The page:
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Four climbs and one person to be recognized at 2018 Piolets d'Or in Ladek, Poland
Posted on: August 3, 2018
Helias Millerioux, Benjamin Guigonnet and Frederic Degoulet on the summit ridge of Nuptse, en route to completing the first ascent of the South Face (WI6 M5+, 2200m). The climb was selected for a Piolet d'Or.
Out of 58 climbs on the list of "significant ascents" in 2017, the Piolets d'Or committee has announced three climbs and two special mentions to be recognized at the upcoming 2018 award ceremony, which will be held outside of France—at the Ladek Film Festival in Poland—for the first time in the ceremony's history. The event is scheduled for September 20-23.
The Piolet d'Or website reads:
The purpose of the Piolets d'Or awards is to raise awareness about the year's greatest ascents across the world. They aim to celebrate the taste for adventure, the bravery and sense of exploration that lie behind the art of climbing in the world's great mountain ranges....
In modern mountaineering, questions of style and means of ascent take precedence over reaching the objective itself. It is no longer a matter of employing huge financial and technical resources... The Piolets d'Or throw the spotlight on imaginative and innovative new routes, using a minimum amount of equipment, and building on experience.
The three routes being recognized this year, with descriptions from the press release quoted in italics, are:
Satisfaction! (ED+ WI5+ M7, 2600m) on Gasherbrum I (8068m)
Zdenek Hak during the successful ascent of Satisfaction! (ED+ WI5+ M7, 2600m) on Gasherbrum I (8068m). [Photo] Marek Holecek
Satisfaction...is probably the last logical line on the huge west face of Gasherbrum I. It is the first full ascent of the face, and completes a direct line to the summit first attempted back in 1983 by Jerzy Kukuczka and Voytek Kurtyka. Holecek had made four previous attempts on this line, in the process losing one climbing partner and parts of several toes. The successful ascent, beginning on July 25, took six days, with the last bivouac at 8000 meters. The final rockband above 7800 meters had presented such a high order of technical climbing that it took a full 12 hours to complete just 80 meters. The descent from the summit, via the Normal Route along the Japanese Couloir, was first through a white inferno, then down avalanche-prone slopes. They returned to base camp eight days after leaving.
Shukriya Road (WI5 M6, 2700m) and summit traverse of Shispare (7611m)
The beauty of this coveted line, the full commitment of a difficult alpine-style ascent followed by a traverse of the mountain, and the fact that it was the first ascent of the face, makes Shukriya on the northeast face of Shispare a masterpiece of modern high-altitude climbing. Beginning in 2007, Kazuya Hiraide (Japan) attempted Shispare three times before 2017, once by the northeast face. For his fourth attempt he teamed with fellow countryman Kenro Nakajima. Conditions were poor in the Hunza Valley last August, and the pair battled unstable weather throughout the five-day ascent, experiencing much snowfall and spindrift avalanches. In reaching the summit they had made only the third overall ascent of this elegant, sharp pyramidal peak in the Western Karakoram. The descent of the original 1974 Polish-German route on the northeast ridge and north spur, with complex route finding in bad weather, was certainly no pushover, and two more days were required before the Japanese could regain base camp.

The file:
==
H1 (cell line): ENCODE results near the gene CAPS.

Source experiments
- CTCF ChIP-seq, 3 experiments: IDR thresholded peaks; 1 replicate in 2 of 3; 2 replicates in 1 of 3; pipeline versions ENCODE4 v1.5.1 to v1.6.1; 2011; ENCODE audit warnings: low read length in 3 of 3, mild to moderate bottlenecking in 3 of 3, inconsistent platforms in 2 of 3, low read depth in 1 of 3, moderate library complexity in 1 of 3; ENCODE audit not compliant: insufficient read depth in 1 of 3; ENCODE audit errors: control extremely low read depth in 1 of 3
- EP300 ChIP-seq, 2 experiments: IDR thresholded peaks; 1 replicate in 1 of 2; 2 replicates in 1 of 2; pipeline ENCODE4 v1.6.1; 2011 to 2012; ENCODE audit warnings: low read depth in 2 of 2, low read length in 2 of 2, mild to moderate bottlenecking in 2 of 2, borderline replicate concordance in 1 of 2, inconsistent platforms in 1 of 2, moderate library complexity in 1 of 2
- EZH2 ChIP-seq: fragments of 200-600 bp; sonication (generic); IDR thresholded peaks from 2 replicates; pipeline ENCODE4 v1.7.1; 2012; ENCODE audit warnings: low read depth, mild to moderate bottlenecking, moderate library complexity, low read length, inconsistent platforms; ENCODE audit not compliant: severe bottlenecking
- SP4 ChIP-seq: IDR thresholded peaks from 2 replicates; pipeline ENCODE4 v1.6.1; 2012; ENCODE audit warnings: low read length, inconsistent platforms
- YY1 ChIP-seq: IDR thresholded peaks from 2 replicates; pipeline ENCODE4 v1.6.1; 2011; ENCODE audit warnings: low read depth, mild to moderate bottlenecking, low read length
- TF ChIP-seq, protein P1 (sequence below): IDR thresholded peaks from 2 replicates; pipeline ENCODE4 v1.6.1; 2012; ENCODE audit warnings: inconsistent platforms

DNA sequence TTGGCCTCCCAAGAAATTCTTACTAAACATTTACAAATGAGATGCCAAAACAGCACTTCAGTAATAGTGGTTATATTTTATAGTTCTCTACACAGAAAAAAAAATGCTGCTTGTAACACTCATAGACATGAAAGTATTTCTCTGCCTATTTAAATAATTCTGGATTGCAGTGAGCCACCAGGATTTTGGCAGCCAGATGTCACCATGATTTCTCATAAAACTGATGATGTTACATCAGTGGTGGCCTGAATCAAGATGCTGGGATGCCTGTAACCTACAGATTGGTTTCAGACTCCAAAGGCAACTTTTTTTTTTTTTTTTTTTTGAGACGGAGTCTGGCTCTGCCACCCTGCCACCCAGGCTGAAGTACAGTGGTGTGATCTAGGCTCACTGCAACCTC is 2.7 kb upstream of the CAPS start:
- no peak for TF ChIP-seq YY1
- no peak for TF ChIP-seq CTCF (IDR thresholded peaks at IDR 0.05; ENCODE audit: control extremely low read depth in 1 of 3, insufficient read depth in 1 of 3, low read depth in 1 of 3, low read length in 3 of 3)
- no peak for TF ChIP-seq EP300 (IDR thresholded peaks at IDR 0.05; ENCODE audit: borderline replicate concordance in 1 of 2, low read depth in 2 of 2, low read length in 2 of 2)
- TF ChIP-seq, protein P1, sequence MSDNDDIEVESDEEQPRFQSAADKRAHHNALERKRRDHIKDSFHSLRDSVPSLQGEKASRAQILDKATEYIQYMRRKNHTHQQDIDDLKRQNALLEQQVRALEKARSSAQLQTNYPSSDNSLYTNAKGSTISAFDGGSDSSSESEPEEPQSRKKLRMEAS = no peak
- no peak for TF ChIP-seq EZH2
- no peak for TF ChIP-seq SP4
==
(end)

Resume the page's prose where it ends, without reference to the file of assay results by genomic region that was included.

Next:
South Face (WI6 M5+, 2200m) of Nuptse, northwest summit (7742m)
The immense south face of Nuptse will always provide a difficult, high-altitude challenge. Even the unrepeated route of the 1961 first ascent is widely regarded as one of the first, if not the first, technical big faces climbed in the Himalaya. Benjamin Guigonnet and Helias Millerioux tried a new line on the left side of the face in 2015 and '16. On their second attempt they were accompanied by Frederic Degoulet, reaching 7400 meters before bailing. Tenacity paid off in 2017, when all three Frenchmen completed the line and reached the summit of Nuptse Northwest (climbed several times previously from the opposite side). Their route was a bold outing with much steep and difficult terrain. It was committing, not without objective hazards, and required highly technical ice climbing, with at least a dozen pitches of WI5 and above. The climbers bivouacked five times on the ascent and once during the descent (largely by rappel) of their route. This ascent may be destined to gain iconic status in the realm of modern technical Himalayan climbing.
The southwest face of shapely Nilkanth (aka Nilkantha, 6596m) in India's Garhwal Himalaya was described in 2000, by the party that made the first ascent of the west ridge, as a "technical super-alpine challenge." Reaching the foot of this face is not straightforward and involves exposure to objective danger. Continuous tricky mixed ground and beautiful steep ice then lead all the way to the summit, 1400 meters above. It was climbed for the first time last autumn with four bivouacs by a three-member American team, which found difficulties up to WI5, M6, A0, and 70-degree snow, the crux high on the wall in an area dubbed the Castle. They named the route Obscured Perception and it hasn't escaped our notice that women formed the majority of this party.
The southwest face had been the objective for a couple of expeditions before 2015, when it was the goal of Anne Gilbert Chase and Jason Thompson, [who invited] Caro North [to join them]. As a preamble to their attempt (which subsequent bad weather did not allow) these three climbed to 6400 meters on the west ridge, which they planned to use for descent. The knowledge gained would prove useful in 2017, when Chase and Thompson decided to return to the mountain. This time Chantel Astorga was recruited as the third member. The three made their final attempt on the southwest face on September 28, reaching the summit on the morning of October 2 and descending the west ridge the same day. While it was a team effort, with shared decision-making and everyone working hard to achieve the objective, the majority of the climbing, including the crux pitches, was led by either Astorga or Chase.